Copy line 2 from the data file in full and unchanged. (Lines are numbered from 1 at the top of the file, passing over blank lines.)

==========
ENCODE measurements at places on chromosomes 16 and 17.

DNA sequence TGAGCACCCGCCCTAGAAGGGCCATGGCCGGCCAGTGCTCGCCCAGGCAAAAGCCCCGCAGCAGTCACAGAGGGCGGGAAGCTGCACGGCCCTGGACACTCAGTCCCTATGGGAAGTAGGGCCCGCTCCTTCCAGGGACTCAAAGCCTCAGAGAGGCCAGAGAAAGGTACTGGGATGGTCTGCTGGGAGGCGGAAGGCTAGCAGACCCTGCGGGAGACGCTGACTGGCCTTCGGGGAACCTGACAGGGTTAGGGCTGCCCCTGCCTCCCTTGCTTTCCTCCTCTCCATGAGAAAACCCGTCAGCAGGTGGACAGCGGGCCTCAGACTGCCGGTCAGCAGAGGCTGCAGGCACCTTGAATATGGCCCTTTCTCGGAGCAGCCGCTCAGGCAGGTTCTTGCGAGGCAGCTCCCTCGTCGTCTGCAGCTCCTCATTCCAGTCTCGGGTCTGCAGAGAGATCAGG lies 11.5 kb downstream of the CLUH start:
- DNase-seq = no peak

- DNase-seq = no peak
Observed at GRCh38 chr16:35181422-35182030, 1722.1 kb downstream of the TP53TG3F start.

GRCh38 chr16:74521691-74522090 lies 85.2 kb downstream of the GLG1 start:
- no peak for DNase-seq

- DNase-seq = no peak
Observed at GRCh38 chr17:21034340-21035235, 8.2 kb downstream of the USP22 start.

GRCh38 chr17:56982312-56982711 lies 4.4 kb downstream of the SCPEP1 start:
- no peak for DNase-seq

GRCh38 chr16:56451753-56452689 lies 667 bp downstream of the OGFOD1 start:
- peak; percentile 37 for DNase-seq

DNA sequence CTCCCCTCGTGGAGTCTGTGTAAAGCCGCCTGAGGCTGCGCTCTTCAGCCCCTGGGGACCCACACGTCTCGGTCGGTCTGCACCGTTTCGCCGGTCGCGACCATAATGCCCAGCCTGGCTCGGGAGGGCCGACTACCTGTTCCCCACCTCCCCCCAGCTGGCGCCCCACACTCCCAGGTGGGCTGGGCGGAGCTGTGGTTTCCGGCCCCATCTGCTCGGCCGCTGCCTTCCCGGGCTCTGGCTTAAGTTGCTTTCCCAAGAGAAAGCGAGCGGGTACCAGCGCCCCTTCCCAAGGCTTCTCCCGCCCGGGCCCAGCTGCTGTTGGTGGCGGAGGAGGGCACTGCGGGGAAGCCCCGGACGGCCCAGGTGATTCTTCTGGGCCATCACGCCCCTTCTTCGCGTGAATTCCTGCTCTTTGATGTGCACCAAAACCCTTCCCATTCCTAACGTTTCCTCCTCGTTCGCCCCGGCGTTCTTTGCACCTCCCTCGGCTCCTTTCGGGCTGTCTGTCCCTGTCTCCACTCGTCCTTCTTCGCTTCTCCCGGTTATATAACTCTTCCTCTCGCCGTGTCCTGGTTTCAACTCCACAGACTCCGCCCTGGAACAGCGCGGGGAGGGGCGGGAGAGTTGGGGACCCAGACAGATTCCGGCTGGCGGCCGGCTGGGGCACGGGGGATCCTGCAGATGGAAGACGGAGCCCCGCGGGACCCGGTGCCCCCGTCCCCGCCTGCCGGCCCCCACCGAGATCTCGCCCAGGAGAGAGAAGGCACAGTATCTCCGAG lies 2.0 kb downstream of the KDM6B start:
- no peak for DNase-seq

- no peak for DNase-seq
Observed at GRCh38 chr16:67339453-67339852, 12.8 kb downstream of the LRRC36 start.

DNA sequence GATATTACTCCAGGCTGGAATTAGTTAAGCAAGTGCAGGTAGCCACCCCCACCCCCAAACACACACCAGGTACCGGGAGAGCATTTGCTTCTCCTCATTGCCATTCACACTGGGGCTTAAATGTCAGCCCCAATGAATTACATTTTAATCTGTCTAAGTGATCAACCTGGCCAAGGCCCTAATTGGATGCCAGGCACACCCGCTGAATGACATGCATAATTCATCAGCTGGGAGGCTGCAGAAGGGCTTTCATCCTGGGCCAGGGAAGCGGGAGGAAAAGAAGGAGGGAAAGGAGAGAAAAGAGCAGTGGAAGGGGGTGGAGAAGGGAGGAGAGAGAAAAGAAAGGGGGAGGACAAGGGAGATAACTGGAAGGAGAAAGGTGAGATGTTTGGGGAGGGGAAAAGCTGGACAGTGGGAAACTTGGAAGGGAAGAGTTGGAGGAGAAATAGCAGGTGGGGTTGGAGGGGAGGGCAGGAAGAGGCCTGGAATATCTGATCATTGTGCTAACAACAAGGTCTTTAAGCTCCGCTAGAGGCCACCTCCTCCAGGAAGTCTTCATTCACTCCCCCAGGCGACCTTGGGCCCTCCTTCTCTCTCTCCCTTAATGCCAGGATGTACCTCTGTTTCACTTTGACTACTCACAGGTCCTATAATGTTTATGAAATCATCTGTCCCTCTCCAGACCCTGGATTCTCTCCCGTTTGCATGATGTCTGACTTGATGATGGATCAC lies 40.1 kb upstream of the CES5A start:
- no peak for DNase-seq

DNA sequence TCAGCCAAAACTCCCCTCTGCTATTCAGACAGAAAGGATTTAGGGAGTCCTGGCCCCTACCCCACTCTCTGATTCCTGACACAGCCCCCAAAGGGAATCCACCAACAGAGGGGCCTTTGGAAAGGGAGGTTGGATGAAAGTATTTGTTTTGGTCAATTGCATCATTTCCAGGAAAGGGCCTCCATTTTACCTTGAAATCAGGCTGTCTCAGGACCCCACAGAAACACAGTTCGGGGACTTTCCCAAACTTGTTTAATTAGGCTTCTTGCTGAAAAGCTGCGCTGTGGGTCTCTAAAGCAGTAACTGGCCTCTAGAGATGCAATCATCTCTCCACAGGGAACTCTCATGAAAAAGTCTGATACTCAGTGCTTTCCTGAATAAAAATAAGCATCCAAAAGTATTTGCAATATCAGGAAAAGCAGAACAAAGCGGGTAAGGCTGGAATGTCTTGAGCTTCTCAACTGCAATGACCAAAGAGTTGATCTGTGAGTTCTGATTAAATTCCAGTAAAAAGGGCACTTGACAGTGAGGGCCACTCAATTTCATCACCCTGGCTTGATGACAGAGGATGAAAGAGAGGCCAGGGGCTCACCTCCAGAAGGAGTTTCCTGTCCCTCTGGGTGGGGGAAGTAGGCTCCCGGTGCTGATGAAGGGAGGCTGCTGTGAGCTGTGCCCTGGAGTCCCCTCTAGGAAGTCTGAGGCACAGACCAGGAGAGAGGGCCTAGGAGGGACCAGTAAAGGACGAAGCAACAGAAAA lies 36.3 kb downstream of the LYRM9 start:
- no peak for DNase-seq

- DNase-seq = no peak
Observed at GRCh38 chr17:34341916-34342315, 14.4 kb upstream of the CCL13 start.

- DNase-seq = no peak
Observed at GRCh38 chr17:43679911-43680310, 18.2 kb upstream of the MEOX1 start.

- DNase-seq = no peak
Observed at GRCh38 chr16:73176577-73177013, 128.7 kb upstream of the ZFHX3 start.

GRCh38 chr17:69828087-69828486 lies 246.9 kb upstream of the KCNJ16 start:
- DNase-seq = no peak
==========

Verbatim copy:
DNA sequence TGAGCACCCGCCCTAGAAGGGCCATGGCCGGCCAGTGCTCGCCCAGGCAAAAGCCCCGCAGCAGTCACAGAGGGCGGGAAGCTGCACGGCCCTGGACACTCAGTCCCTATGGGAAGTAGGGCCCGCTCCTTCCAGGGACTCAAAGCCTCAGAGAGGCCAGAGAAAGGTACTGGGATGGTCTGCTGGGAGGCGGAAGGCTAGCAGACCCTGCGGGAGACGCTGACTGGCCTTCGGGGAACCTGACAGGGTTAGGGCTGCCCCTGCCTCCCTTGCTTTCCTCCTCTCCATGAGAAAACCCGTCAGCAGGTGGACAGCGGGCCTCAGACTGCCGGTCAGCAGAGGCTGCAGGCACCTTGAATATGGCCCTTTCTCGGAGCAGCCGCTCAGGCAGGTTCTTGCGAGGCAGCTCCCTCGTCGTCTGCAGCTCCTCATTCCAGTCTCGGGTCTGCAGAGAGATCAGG lies 11.5 kb downstream of the CLUH start: